Pay your respects to the Fairbanks père et fils ... and see a movie!

Pay your respects to the Fairbanks père et fils … and even see a movie!

Douglas Fairbanks, Jr., and Douglas Fairbanks, Sr.

The famed father and son actors are buried together beneath a striking monument that reads, “Good night, sweet princes.” The area behind the monument is called “The Fairbanks Lawn” and movies are frequently screened there. (By the way, in case you didn’t know – and I confess that I didn’t until Karie Bible told us! – the main character in the 2011 Oscar-winning film The Artist was based on the life of Fairbanks, Sr.)

The original glamour ghoul.

Brief Bits

  • Finland native Maila Nurmi played Vampira in Ed Wood’s Plan 9 From Outer Space and as the host of the popular, Emmy-nominated 1950s late-nite TV horror show. Nurmi died penniless in 2008 at the age of 85; fundraisers were held to buy her headstone and bury her.
  • Mr. Blackwell, famed snarky judge of star styles and wardrobes, is buried next to his partner of 59 years, Robert Spencer.

    Who knew Maxwell Smart was a war hero?

    Who knew Maxwell Smart was a war hero?

  • Don Addams, famed for his starring role in Get Smart (and the voice of Inspector Gadget on the popular animated show), fought in the Battle of Guadalcanal.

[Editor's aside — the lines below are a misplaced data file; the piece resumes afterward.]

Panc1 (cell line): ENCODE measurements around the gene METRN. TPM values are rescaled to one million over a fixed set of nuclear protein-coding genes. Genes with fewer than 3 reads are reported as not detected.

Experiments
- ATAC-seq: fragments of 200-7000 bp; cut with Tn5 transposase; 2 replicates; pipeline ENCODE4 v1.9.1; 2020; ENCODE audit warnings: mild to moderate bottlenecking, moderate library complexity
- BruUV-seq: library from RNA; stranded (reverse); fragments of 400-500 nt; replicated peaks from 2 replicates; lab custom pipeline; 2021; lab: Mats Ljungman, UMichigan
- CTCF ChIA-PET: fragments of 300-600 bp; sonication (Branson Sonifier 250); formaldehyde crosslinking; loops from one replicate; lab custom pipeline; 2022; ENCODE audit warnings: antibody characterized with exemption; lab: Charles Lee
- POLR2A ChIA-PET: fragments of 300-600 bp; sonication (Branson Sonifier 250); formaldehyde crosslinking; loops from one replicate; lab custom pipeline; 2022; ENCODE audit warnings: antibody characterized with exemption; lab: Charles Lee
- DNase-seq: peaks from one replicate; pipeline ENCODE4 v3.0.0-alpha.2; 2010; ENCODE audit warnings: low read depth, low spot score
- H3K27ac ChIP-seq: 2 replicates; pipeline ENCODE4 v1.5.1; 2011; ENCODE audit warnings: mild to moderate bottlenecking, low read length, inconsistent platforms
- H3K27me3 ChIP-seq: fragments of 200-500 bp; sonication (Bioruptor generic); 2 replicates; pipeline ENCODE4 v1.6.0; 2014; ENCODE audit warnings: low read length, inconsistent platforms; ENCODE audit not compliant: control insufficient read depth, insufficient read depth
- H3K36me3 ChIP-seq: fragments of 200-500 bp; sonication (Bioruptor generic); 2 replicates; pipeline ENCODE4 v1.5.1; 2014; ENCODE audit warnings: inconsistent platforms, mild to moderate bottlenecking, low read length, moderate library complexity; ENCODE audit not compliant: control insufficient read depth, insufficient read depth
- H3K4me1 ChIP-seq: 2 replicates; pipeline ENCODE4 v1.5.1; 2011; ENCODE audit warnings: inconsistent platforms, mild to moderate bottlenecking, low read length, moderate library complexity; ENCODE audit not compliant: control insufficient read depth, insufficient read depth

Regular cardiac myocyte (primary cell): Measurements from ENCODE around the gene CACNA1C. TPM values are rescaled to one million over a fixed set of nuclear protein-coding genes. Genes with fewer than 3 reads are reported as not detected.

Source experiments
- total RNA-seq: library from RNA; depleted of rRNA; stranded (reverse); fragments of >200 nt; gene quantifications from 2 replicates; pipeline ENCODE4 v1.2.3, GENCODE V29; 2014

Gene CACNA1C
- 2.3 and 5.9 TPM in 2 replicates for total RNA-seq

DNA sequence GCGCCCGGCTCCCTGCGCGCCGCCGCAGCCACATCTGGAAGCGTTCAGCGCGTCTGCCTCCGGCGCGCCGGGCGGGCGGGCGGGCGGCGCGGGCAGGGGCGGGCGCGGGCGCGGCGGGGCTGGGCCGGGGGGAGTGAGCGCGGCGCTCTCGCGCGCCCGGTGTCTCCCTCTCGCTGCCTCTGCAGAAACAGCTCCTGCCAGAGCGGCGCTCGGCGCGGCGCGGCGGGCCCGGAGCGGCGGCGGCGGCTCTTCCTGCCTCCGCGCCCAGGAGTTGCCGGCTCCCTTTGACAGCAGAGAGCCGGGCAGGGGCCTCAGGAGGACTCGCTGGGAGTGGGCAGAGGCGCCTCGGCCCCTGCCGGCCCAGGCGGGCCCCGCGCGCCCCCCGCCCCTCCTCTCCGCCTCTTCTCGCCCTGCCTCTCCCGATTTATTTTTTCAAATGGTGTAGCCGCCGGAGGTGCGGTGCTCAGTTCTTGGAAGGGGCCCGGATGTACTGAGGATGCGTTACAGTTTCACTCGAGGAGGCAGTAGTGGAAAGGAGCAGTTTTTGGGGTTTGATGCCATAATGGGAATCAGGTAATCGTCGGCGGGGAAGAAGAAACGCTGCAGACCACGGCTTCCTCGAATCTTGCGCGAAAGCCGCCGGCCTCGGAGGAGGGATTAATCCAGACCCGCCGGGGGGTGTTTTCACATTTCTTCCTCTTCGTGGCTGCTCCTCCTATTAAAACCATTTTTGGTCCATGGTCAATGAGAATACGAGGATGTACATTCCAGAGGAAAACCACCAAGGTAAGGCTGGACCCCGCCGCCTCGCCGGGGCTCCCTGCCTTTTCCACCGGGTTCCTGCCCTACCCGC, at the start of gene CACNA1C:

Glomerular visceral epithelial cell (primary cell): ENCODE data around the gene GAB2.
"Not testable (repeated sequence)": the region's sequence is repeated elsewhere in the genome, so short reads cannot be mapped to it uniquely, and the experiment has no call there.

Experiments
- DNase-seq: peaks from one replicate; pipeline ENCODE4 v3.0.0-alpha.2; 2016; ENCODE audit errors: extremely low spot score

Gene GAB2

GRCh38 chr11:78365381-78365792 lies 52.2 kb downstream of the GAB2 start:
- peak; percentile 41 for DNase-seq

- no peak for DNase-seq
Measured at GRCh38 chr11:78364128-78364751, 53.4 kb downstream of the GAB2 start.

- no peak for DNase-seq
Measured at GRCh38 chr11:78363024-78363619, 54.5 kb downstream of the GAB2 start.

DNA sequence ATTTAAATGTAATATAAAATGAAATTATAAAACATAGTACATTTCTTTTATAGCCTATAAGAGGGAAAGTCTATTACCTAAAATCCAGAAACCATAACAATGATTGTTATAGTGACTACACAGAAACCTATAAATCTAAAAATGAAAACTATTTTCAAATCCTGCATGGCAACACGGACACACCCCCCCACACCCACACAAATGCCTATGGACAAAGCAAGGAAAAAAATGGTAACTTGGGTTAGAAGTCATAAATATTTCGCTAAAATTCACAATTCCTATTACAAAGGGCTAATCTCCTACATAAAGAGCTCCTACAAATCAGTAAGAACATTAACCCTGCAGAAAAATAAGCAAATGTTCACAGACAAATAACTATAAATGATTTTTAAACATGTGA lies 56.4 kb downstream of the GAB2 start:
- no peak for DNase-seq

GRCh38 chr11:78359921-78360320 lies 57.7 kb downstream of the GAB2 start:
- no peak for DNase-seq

• Virginia Rappe is the starlet whose death led to the eventual ruin of silent star Fatty Arbuckle, who was tried three times (and finally acquitted) for her murder. Rappe is buried next to her fiancé, producer/director Henry Lehrman, who reportedly carried her photo in his wallet until his 1946 death.
  • Fay Wray, best known for her role in the original King Kong (1933), was supposed to have the final line (“It was beauty killed the beast”) in the 2005 remake starring Jack Black, but she died in her sleep in 2004 at age 96.

    You can’t see Paramount’s water tower from this angle, but trust me, it’s there!

  • From the grave of Cecil B. DeMille, you have a clear view of the water tower at Paramount, the studio he helped to establish.
  • Carl Switzer, who played Alfalfa on the Little Rascals series, was shot and killed at the age  of 31 over a quarrel involving money and a hunting dog . His father, by the way, invented a breast enhancing machine.